Today’s automobile incorporates air bags crumple zones and automatic seatbelts. These products are all intended to protect the driver and passengers in the event of an accident. The next innovations coming up the pike are intended to help you avoid an accident all together.
Collision-avoidance systems would benefit all drivers and, hopefully, reduce the
annual number of U.S. traffic deaths, which is currently over 40,000. These intricate systems have been used in aircraft for years. However adapting such a large application to a vehicle will be a chore as there is a far greater variability of a multitude of different drivers and conditions then are encountered in the air.
Two current technologies undergoing federal guidelines by the Department of Transportation are:
The Carnegie Mellon University study using an experimental station wagon outfitted with a video camera. The camera is pointed straight ahead at the roadway. The camera records the view and downloads the data to a computer, which determines the car’s position. The driver will then be alerted if it looks as though the car is headed off the road or into an obstacle.
The Calspan project uses vehicle-mounted radar that “looks” both sideways and in front of the car—scanning for any other vehicles that are moving fast enough to pose a threat. Steering sensors and accelerometers feed data into the computer to give it a hint of what the driver is intending to do, and the computer examines the logic of the system.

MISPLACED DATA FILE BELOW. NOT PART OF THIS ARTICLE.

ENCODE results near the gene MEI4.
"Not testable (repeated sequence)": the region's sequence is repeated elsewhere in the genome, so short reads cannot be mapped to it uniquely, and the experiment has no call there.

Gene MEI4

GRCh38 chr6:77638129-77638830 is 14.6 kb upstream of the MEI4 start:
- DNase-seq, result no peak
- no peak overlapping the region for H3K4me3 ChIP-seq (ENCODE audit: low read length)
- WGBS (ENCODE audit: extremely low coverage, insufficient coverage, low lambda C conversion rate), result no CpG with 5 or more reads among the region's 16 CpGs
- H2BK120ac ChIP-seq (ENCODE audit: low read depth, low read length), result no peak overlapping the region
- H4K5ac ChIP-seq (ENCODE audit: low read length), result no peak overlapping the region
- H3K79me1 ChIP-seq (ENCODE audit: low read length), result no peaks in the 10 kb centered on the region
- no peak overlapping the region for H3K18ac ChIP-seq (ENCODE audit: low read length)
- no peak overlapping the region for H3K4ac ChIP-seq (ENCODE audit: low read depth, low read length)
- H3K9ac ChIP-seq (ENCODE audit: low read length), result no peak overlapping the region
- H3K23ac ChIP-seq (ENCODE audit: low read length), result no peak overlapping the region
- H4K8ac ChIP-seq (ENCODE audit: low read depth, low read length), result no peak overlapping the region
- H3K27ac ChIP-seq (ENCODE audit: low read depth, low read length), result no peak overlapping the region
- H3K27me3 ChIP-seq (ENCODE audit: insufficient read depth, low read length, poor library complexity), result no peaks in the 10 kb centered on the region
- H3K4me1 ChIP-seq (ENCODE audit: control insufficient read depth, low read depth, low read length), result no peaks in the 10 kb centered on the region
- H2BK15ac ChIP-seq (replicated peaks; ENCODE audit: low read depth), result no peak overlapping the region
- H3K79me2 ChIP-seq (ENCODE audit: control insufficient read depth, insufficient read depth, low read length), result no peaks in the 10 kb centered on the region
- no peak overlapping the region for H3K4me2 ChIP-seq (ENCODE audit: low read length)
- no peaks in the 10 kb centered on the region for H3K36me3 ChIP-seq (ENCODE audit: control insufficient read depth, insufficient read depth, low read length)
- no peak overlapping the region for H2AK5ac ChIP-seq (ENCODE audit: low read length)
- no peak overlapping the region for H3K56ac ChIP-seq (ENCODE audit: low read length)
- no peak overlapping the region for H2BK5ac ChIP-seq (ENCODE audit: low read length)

Collision avoidance starts with a system called adaptive cruise control. This is like regular cruise control, but with the addition of radar sensors that can “see” the traffic ahead of you and slow your car to maintain a safe following distance. If you are a notorious tailgater, this system over-rides your own bad driving habit.
Collision avoidance systems can also sound alarms or flash warnings on the windshield if the sensors determine that your car is getting to close to another car too fast. The system will then apply brake pressure perhaps sooner than you would. If the computers and sensors determine that a crash is unavoidable, they also work to tighten up seat belts, adjust headrests, or close the power windows and sunroof to make the car safer in the collision.
Collision avoidance also includes other related technology, like lane departure warning and blind spot monitoring systems. This technology works by using a camera to “see” the road and alert the driver if the car begins to drift out of a lane, or if another car approaches from the side.
The simple is these systems make your car safer. Avoiding accidents isn’t just good for your health it saves time and money that would be spent dealing with the aftermath of a collision, too.